The passage of H.R. 1424, the Emergency Economic Stabilization Act of 2008, provides critical news for the solar industry at large, but also for regulated electric utilities looking to diversify their energy mix with solar electric generation. In addition to extending the federal solar investment tax credit (ITC) for eight years, the legislation includes the removal of a prohibition that previously prevented electric utilities from taking advantage of the credit.
Based on announcements and discussions with utility executives this year, the Solar Electric Power Association (SEPA) predicts that utilities will quickly become the largest and one of the most important customers for the solar industry, expanding solar markets beyond analysts’ expectations. Access to the federal tax credit will expedite the timeframe and scale to which this happens.
“U.S. electric utilities’ engagement with grid-connected solar electricity has increased significantly in 2008, with major photovoltaic and concentrating solar thermal project announcements totaling more than 5000 MW,” said Julia Hamm, SEPA executive director. “Without the ability to take direct advantage of the ITC, the only viable financial option was to have these plants be owned and operated by independent power producers who then in turn sell the electricity to the utility. The change to the tax credit facilitates utility ownership as another option, which will result in additional projects and innovations.”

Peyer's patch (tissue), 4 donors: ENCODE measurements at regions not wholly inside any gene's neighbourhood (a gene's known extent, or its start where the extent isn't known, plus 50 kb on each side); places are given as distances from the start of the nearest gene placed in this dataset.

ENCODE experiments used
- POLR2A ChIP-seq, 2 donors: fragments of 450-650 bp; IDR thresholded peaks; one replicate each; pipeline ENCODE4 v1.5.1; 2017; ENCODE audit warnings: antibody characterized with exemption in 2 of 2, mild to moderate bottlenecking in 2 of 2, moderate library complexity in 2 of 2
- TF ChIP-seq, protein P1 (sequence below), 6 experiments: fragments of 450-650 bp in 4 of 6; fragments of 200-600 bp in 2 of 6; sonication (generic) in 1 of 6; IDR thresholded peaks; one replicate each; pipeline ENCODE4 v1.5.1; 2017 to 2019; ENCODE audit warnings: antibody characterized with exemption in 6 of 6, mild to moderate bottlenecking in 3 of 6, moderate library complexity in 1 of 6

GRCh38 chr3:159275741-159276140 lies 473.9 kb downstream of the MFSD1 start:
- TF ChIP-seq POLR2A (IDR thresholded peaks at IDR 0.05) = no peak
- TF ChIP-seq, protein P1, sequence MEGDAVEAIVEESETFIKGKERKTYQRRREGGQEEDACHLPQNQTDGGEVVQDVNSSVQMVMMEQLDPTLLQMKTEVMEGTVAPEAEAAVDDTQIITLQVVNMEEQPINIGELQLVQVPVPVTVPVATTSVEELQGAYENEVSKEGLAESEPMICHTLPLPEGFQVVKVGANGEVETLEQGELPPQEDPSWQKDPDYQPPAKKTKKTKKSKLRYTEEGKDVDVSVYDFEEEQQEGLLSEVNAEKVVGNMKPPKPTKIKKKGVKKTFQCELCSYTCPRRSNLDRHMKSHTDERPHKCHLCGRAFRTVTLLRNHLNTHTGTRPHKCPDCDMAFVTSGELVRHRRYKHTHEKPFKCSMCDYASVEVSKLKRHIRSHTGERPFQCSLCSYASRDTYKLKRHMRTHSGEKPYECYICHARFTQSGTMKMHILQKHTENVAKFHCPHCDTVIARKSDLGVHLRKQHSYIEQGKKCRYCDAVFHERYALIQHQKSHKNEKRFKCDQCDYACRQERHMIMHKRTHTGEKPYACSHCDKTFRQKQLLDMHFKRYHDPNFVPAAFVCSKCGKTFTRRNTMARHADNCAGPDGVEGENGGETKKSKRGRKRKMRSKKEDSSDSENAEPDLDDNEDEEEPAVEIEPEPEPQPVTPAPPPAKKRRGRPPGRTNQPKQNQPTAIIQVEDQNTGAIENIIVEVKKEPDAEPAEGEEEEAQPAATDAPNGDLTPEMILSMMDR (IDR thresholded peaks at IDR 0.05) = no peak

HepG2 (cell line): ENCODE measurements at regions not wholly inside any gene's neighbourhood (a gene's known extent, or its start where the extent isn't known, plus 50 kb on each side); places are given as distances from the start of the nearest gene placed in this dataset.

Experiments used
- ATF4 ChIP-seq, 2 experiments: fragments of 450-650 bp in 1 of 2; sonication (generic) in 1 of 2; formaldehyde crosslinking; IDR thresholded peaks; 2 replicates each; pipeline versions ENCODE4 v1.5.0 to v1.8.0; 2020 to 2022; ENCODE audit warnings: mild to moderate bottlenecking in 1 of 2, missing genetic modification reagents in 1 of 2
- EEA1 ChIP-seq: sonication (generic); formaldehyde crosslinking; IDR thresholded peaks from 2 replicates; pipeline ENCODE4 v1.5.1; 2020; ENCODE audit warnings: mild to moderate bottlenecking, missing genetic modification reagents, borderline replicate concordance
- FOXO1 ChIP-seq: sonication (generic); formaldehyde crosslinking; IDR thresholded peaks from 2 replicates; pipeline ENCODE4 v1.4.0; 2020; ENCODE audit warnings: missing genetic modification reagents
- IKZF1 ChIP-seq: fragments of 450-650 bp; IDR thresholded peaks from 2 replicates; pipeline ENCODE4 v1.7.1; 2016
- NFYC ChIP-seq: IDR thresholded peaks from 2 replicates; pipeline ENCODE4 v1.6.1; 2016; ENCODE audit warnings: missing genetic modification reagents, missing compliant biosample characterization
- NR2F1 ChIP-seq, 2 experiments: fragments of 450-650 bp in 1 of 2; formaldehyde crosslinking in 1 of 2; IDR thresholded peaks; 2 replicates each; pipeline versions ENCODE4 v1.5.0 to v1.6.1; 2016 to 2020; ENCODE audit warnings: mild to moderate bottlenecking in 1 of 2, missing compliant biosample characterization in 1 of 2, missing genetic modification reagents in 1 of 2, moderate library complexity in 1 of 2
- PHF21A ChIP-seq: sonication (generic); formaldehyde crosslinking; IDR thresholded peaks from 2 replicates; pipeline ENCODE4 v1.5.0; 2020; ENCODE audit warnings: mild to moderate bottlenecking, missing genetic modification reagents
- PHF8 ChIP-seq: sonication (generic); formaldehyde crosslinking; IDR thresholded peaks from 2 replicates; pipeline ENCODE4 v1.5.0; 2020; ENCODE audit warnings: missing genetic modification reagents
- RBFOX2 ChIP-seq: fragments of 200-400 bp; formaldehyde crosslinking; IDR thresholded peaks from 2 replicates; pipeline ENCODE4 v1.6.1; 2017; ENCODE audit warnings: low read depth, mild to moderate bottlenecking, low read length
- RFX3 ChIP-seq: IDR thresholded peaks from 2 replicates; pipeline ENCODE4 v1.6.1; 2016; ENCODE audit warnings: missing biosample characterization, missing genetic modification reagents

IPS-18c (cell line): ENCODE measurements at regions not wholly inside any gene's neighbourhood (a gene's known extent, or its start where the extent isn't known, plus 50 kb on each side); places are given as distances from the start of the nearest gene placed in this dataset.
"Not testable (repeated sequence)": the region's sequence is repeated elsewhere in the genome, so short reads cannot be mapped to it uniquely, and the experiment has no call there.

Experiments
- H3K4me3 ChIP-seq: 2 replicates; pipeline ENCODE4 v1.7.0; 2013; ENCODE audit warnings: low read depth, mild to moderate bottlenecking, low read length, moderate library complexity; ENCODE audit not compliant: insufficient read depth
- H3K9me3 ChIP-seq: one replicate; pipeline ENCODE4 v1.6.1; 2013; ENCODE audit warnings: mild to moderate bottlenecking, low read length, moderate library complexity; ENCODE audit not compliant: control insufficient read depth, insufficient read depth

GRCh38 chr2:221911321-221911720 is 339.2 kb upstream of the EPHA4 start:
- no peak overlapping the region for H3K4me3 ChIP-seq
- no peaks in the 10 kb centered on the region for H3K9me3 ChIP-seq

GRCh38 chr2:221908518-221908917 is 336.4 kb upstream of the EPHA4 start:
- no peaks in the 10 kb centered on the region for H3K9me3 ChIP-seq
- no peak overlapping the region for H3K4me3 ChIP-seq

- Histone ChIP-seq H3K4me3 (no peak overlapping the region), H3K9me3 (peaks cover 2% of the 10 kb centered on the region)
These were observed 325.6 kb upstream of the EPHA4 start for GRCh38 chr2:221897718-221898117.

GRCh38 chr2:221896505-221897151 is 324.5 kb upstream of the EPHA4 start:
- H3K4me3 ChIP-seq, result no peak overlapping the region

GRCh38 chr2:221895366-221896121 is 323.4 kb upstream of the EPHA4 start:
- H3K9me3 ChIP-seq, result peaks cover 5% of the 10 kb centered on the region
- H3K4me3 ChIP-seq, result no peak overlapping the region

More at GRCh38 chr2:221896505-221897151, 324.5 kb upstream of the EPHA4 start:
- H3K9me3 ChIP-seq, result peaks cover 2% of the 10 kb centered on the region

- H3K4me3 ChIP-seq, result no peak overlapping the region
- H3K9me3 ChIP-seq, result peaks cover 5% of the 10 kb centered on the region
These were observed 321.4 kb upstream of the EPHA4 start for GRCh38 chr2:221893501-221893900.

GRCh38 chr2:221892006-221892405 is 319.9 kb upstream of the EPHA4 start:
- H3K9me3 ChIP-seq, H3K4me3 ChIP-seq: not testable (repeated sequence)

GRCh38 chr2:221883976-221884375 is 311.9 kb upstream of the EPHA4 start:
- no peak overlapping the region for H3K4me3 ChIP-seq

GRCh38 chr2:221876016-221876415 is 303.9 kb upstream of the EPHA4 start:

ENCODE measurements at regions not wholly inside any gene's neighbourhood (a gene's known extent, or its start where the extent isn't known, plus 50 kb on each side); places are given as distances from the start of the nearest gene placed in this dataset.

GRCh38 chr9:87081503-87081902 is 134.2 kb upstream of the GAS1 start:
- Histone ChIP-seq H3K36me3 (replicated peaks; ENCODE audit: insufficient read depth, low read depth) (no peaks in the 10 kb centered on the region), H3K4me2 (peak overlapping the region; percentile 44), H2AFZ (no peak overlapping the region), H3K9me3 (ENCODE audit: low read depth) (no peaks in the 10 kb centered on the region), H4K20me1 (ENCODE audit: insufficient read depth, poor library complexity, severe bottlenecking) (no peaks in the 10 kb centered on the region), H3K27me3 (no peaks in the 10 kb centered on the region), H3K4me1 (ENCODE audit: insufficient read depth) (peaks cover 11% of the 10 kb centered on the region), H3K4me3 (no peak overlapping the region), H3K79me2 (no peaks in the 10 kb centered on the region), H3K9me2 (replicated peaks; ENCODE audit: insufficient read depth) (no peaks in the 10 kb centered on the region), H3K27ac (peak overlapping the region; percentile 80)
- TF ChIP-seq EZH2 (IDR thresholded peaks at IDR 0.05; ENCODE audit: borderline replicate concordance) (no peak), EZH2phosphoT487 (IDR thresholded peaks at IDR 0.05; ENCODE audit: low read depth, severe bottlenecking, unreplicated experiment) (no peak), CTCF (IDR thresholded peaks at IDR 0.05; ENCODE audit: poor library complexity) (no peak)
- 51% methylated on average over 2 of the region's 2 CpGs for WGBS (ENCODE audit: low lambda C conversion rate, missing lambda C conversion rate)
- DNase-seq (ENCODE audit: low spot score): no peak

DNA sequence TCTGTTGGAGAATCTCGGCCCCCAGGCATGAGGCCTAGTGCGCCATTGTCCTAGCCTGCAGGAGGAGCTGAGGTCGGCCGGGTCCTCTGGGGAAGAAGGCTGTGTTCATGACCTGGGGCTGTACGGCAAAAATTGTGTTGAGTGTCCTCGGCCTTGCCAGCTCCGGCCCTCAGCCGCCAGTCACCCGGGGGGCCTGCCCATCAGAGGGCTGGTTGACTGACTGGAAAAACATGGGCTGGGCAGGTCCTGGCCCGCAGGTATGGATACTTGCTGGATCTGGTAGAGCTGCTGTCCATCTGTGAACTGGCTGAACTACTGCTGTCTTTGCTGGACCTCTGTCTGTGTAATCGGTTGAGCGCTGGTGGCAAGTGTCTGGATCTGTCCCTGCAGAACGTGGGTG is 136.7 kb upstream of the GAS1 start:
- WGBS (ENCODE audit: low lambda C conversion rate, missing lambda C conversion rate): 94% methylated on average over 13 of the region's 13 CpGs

With the policy change, utilities that have a tax appetite and an interest in owning solar generation projects now have an added incentive to diversify and clean their energy supply with the addition of solar power.
“This is a very positive development for the utility industry as it will go a long way to putting solar power within reach of many more Americans,” said Jim Rogers, chairman, president and CEO of Duke Energy, a SEPA member. “It is exactly what we need as we explore investing $100 million to install, operate, maintain and dispatch solar panels on our customers' rooftops in North Carolina as a viable option to build a bridge to a low-carbon future.”
“The extension of the tax credit also significantly increases the likelihood that recently announced solar projects will come to fruition,” says Hamm. For example, the largest planned photovoltaic projects in history – one for 550 MW and the other for 250 MW – announced as long term contracts with private solar companies in August by Pacific Gas and Electric Company, were both contingent upon the extension of the federal investment tax credit.
The full list of the solar investment tax credit provisions in H.R. 1424 include:
- Extension for 8 years of the 30-percent tax credit for both residential and commercial solar installations
- Elimination of the $2,000 monetary cap for residential solar electric installations, creating a true 30-percent tax credit (effective for property placed in service after December 31, 2008)
- Elimination of the prohibition on utilities from benefiting from the credit
- Allowance for Alternative Minimum Tax (AMT) filers, both businesses and individuals, to take the credit
- Authorization of $800 million for clean energy bonds for renewable energy generating facilities, including solar